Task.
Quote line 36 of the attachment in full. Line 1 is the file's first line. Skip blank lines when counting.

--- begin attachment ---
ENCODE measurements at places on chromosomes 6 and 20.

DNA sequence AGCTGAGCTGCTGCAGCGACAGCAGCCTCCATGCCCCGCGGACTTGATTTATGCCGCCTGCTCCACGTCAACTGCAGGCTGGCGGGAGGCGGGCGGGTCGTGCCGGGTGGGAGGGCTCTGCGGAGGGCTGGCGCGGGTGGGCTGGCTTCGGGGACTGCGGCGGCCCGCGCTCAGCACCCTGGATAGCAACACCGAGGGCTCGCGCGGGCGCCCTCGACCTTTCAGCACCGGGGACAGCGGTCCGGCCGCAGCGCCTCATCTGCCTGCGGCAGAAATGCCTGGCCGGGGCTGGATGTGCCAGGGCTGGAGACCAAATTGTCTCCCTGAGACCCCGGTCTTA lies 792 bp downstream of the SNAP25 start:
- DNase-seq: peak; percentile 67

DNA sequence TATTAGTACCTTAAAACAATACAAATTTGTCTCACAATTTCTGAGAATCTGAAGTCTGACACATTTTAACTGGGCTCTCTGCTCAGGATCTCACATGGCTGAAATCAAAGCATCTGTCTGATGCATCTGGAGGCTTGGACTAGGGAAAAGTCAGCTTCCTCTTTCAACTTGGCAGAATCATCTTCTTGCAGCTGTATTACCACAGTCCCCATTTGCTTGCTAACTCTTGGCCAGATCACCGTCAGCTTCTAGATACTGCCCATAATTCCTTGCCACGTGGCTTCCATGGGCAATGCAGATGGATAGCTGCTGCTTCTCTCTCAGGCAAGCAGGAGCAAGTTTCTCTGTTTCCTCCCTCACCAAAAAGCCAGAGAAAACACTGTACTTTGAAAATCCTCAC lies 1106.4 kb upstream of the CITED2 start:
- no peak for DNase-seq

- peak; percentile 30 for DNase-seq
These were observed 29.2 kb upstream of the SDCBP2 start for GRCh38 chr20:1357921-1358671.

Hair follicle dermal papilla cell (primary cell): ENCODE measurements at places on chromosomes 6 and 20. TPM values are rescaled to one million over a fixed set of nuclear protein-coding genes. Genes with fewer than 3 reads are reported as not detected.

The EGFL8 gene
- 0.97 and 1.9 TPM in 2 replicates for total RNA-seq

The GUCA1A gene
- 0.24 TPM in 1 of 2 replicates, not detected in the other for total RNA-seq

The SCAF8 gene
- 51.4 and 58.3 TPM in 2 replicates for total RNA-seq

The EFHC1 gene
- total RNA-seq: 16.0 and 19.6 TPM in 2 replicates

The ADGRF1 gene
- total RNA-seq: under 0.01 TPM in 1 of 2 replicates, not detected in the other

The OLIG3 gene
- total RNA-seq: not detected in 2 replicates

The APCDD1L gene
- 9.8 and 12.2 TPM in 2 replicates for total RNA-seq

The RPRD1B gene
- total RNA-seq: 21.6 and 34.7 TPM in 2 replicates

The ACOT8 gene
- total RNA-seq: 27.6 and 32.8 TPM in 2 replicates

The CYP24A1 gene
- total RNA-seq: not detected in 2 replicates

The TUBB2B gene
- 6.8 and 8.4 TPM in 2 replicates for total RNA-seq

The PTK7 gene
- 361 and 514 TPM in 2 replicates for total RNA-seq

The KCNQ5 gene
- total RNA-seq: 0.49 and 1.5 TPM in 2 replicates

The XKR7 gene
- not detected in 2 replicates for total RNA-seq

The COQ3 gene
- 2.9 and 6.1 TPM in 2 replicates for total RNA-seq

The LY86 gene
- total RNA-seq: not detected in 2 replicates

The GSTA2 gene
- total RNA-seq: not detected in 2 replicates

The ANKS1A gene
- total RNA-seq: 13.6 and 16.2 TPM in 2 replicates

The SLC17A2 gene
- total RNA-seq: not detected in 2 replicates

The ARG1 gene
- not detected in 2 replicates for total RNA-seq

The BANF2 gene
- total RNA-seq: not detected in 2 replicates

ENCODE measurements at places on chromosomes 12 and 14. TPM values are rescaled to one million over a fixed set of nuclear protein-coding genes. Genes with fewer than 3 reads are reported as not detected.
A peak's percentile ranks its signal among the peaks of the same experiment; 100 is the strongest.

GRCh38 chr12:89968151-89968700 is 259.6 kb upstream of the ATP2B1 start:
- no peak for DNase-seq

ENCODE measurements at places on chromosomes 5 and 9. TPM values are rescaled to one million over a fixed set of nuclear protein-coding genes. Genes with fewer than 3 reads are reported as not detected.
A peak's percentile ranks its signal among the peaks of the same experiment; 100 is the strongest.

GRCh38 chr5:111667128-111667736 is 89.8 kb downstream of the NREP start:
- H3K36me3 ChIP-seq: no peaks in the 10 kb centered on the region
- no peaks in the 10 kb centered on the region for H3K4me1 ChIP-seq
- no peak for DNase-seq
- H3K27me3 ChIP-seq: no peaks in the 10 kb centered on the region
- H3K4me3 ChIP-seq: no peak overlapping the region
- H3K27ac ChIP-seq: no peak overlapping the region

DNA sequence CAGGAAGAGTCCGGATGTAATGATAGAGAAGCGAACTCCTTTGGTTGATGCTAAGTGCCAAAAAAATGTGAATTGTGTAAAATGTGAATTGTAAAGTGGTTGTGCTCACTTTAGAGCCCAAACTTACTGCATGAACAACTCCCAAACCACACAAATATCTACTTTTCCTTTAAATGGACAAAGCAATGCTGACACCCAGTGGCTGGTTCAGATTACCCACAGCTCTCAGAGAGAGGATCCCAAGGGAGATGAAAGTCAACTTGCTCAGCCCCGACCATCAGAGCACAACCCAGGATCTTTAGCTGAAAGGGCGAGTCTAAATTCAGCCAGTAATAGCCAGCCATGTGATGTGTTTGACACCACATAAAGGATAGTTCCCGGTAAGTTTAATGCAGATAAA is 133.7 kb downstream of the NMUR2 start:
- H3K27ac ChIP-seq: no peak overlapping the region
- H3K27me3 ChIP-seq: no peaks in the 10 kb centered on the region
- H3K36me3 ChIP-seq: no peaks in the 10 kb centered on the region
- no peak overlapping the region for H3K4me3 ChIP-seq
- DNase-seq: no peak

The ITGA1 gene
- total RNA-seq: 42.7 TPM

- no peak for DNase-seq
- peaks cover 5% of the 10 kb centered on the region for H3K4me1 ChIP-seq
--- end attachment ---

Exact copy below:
- not detected in 2 replicates for total RNA-seq